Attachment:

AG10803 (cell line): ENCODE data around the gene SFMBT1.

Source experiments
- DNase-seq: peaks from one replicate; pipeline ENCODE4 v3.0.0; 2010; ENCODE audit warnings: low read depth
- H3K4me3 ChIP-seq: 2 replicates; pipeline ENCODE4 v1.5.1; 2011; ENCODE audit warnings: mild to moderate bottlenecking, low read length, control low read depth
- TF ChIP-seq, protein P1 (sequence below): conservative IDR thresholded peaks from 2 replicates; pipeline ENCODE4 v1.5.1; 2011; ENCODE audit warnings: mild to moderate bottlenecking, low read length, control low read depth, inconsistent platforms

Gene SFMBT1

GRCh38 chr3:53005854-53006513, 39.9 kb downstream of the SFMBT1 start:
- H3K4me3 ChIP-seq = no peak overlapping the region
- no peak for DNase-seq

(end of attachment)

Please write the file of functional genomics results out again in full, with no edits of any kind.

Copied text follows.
AG10803 (cell line): ENCODE data around the gene SFMBT1.

Source experiments
- DNase-seq: peaks from one replicate; pipeline ENCODE4 v3.0.0; 2010; ENCODE audit warnings: low read depth
- H3K4me3 ChIP-seq: 2 replicates; pipeline ENCODE4 v1.5.1; 2011; ENCODE audit warnings: mild to moderate bottlenecking, low read length, control low read depth
- TF ChIP-seq, protein P1 (sequence below): conservative IDR thresholded peaks from 2 replicates; pipeline ENCODE4 v1.5.1; 2011; ENCODE audit warnings: mild to moderate bottlenecking, low read length, control low read depth, inconsistent platforms

Gene SFMBT1

GRCh38 chr3:53005854-53006513, 39.9 kb downstream of the SFMBT1 start:
- H3K4me3 ChIP-seq = no peak overlapping the region
- no peak for DNase-seq